Seven years ago, long after he was in remission for colon cancer, a malignant tumor was found in Teeley’s tonsils. The cancer this time was only stage one, but it meant radiation and feeding tubes for three months — his wife, Vickie Casey, ground up his medication and vitamins and mixed them with ice cream to concoct a tolerable chocolate-shake diet. He had another lease on life.
So much so that Vickie and he and had a daughter. Rosa is 7 today. Her father is 72. “He’s done so much with his career and so much for others it’s just great that he’s a father again and he can enjoy that part of his life,” Vickie said. “I saw Rod Stewart with his young daughter the other day on television. He looked pretty happy.”
Three years ago, Teeley and his wife went to Lord & Taylor to buy a coat for Rosa. On the way home they decided other kids not as fortunate needed coats. So they went back and bought 500. Last year, Lord & Taylor helped them give away more than 1,000 coats to underprivileged children in Washington.
“We’re standing in front of one of the trucks outside of the Verizon Center two years ago and I see this young girl, about 14 years old, very tall,” Teeley said. “I asked her, ‘Did you get a coat?’ And this girl was clearly someone who looked like she could use a new coat. And she said: ‘I’m not here to get a coat. I’m here to help other people.’ ”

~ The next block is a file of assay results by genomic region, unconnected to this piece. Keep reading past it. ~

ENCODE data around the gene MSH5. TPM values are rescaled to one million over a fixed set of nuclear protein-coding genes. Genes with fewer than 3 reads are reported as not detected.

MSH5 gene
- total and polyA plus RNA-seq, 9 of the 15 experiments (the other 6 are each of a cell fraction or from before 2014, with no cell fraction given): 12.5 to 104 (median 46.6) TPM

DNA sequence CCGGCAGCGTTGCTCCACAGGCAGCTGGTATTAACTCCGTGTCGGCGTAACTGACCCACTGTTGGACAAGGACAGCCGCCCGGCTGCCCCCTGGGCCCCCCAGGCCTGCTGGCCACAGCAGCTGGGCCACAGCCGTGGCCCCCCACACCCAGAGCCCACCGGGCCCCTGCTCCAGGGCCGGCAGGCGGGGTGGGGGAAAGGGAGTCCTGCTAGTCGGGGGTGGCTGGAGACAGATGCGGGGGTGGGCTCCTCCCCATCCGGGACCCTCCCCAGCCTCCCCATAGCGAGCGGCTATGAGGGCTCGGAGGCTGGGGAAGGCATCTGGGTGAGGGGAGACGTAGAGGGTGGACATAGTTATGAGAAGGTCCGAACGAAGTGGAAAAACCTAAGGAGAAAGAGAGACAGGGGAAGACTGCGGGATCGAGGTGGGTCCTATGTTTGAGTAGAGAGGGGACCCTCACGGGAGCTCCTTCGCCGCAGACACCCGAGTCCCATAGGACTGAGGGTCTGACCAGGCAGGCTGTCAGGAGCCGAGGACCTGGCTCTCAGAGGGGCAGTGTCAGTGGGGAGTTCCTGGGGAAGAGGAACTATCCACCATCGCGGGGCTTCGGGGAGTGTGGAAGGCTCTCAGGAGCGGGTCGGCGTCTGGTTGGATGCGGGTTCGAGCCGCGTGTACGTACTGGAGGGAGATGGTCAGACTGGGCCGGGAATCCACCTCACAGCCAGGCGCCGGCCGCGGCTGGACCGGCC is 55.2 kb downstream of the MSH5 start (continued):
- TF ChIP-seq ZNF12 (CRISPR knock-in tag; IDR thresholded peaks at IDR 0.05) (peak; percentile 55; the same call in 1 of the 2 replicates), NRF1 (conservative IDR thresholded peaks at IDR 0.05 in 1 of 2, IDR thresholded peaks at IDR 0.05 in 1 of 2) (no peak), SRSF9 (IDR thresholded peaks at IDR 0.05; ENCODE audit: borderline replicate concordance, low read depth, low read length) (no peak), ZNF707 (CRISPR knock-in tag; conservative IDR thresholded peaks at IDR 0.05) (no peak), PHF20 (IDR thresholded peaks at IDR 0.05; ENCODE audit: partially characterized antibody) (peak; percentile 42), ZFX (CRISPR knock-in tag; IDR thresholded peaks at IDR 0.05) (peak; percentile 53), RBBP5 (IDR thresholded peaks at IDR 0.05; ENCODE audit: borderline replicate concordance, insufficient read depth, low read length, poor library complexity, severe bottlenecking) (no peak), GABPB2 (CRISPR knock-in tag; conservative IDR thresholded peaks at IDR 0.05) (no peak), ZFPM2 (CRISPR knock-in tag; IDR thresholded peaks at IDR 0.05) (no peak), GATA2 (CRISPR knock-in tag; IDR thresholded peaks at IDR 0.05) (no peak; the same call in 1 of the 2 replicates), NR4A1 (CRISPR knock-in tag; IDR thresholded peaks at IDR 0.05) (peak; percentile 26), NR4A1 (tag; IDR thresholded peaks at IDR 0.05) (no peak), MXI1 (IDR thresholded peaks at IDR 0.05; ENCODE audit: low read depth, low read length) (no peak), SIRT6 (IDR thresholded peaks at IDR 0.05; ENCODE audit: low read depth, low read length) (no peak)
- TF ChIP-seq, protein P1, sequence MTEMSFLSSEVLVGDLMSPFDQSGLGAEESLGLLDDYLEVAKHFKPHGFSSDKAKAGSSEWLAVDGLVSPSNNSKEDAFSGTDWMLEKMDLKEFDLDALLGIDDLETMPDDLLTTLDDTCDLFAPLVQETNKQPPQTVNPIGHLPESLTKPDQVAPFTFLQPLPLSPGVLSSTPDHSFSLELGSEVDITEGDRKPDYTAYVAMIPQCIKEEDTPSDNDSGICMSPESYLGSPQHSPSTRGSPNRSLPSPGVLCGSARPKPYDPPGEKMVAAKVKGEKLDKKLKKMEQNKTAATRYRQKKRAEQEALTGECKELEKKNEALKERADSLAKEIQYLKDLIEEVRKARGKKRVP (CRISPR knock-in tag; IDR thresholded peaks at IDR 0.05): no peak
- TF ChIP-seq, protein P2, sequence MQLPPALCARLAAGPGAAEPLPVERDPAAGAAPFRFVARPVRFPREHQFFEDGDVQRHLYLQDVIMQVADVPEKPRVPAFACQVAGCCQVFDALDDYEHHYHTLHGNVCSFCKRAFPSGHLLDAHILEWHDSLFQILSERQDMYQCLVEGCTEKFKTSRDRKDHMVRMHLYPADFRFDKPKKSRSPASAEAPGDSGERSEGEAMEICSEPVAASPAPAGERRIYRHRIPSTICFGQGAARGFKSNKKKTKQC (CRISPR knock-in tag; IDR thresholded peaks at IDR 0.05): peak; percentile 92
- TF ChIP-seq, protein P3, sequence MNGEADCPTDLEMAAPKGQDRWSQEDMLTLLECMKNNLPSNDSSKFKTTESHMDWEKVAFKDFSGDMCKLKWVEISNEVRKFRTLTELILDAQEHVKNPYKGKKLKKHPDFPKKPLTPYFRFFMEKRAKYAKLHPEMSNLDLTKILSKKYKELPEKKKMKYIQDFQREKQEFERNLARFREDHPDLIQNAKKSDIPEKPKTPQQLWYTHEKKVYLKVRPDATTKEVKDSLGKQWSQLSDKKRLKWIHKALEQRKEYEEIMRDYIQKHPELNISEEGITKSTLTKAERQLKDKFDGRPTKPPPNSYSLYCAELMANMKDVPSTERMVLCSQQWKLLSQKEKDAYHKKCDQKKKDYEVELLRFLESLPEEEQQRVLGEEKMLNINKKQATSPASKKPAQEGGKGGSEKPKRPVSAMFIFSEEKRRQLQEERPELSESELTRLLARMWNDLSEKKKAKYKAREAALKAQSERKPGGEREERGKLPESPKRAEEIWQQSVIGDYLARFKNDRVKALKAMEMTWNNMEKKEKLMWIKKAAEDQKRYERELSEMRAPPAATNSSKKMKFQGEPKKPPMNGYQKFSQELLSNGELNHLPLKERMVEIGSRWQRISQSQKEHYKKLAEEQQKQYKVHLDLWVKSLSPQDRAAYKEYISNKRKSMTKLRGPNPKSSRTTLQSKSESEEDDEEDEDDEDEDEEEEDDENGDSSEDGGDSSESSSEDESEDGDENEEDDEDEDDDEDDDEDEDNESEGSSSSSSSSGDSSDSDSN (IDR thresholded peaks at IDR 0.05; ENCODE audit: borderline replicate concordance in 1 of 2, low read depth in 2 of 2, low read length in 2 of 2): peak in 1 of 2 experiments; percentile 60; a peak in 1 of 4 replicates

After she volunteered during the giveaway, Teeley took her aside and asked her to pick out something for herself. “I’ll never forget that,” he said. “It epitomized all the spirit you want in a charitable organization. She needed a coat as much as anyone but she wanted to make sure other kids got theirs first.”
The more he goes on about helping others, the more you understand whom his charity helped the most: Pete Teeley. It gave him something to be part of, a post-career venue to exact change for the better.
Even during his second bout with cancer, Teeley probably missed one Children’s Charities board meeting. Vickie and Rosa will be sitting with him in the 100 section at Verizon Center on Sunday for the games. And for the 18th year in a row, he will attend the charity gala he helped put together on Saturday night. It’s at the Washington Hilton, where President Reagan, Teeley’s boss’s boss, once survived being shot — where a two-time cancer survivor will again be part of something much bigger than merely a college basketball tournament.
For previous Mike Wise columns, visit www.washingtonpost.com/wise.